In its first quarterly announcement as a public company, Lyft (NASDAQ: LYFT) reported massive losses in Q1. First-quarter loss, adjusted for one-time costs, was $9.02 per share, much wider than the street expectation of $4.74 per share.
However, revenues almost doubled to $776 million, surpassing analysts’ projection of $740.21 million.
Lyft shares fell 3.4% during extended trading on Tuesday. The ride-sharing firm’s stock has been volatile since hitting the markets in March. It is down 15% till-date since its listing, well below the IPO price of $72.
Lyft CEO Logan Green said, “Our performance was driven by the increased demand for our network and multi-modal platform, as Active Riders grew 46 percent and revenue grew 95 percent year-over-year.”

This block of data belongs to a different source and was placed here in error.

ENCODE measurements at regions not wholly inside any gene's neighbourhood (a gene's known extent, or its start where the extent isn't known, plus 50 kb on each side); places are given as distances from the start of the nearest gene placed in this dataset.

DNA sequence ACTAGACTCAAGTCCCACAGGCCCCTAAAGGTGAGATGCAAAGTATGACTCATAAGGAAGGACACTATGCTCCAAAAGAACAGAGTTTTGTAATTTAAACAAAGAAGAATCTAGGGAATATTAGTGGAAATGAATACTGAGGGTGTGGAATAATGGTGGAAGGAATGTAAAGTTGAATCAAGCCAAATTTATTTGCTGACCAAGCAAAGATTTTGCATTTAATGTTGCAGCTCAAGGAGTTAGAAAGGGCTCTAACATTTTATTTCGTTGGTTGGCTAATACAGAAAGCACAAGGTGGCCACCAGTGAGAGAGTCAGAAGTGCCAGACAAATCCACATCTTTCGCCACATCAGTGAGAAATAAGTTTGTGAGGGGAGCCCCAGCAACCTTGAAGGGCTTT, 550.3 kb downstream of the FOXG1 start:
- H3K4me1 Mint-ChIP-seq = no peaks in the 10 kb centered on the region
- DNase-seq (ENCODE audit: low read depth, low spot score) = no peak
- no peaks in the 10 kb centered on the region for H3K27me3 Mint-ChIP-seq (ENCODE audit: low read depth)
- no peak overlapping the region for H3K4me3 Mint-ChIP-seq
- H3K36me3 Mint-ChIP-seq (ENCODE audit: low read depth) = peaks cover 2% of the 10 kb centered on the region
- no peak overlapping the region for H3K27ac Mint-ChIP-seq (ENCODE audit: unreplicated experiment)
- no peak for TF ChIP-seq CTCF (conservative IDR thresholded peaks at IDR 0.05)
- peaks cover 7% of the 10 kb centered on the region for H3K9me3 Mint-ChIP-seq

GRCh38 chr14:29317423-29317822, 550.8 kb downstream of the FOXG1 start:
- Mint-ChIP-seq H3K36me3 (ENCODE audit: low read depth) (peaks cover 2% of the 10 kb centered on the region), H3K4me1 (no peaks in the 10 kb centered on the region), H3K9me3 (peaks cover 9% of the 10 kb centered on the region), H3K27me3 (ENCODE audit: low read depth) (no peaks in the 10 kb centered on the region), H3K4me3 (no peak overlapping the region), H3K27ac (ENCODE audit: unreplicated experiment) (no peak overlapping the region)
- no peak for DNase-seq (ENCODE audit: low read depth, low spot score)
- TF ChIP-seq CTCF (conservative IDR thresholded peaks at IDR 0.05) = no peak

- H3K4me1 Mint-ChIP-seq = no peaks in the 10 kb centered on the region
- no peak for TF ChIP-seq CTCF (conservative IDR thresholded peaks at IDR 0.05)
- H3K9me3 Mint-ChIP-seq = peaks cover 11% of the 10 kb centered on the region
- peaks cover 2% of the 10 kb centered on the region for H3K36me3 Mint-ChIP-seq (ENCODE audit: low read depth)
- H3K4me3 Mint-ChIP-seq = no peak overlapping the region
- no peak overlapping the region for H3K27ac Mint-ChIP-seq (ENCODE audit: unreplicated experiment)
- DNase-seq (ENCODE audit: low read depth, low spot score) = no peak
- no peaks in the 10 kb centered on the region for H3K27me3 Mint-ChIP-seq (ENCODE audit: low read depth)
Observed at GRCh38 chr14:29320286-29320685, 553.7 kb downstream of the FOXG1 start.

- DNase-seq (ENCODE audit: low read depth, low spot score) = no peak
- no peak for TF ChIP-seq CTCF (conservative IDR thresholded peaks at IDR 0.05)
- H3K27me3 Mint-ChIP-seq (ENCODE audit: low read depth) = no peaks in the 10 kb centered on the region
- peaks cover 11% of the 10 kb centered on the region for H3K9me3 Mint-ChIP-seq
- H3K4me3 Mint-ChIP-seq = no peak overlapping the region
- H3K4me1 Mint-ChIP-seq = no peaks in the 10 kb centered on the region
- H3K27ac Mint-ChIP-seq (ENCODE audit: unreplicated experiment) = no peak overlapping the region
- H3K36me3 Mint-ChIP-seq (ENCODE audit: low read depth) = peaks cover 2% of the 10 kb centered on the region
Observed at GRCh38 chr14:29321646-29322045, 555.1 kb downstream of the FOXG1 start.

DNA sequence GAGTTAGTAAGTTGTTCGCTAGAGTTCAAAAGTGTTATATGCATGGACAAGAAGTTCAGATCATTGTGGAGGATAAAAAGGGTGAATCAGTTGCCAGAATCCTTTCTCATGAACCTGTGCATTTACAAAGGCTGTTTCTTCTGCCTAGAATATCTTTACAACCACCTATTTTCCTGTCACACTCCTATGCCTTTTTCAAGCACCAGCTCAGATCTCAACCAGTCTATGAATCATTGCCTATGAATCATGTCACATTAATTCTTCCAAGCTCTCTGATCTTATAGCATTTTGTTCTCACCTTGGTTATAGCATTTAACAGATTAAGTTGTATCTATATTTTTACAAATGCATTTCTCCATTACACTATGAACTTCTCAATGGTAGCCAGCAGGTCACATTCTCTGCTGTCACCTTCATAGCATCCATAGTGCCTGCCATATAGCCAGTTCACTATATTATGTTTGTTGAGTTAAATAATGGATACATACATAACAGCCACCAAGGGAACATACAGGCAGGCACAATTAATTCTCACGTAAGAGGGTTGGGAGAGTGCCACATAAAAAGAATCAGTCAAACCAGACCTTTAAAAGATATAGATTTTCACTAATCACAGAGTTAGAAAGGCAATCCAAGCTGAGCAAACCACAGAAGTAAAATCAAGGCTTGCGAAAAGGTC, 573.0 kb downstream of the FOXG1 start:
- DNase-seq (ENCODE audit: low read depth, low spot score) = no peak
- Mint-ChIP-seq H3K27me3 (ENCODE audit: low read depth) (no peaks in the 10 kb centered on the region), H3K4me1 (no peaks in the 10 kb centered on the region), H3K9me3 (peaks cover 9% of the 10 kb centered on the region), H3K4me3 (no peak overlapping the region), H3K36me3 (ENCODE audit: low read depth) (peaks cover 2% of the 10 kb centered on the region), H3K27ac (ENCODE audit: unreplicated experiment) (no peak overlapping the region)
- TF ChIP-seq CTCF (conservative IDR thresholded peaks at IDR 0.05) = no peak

Lyft expects Q2 revenue in the range of $800 million to $810 million. For the full year, total revenue is estimated to be between $3.275 billion and $3.3 billion. The company also expects adjusted EBITDA loss for the full year to be between $1.15 billion and $1.175 billion.
Lyft has been focusing on multi-modal platform approach moving beyond ridesharing. Last November, it forayed into shared bikes and scooter domain in the US with the acquisition of Motivate. Lyft also has inked a partnership with Aptiv to bring autonomous vehicles to its fleet. Since the beginning of 2018, the company claims to have enabled 35,000 rides along with a safety driver.
With Transportation as a service (TAAS) market still at its infancy across the globe, there is huge unmet demand for Lyft to expand its services. However, it faces intense competition from the likes of Uber, Via and Juno (owned by Gett) in the US and Canada.
On the autonomous vehicles front, the company is competing with firms like Waymo (owned by Alphabet), Baidu, Uber, and Zoox, etc.
Lyft’s rival Uber is planning its IPO on May 15 in the price range of $44 to $50 per share, with a valuation of $79.2 billion to $90 billion.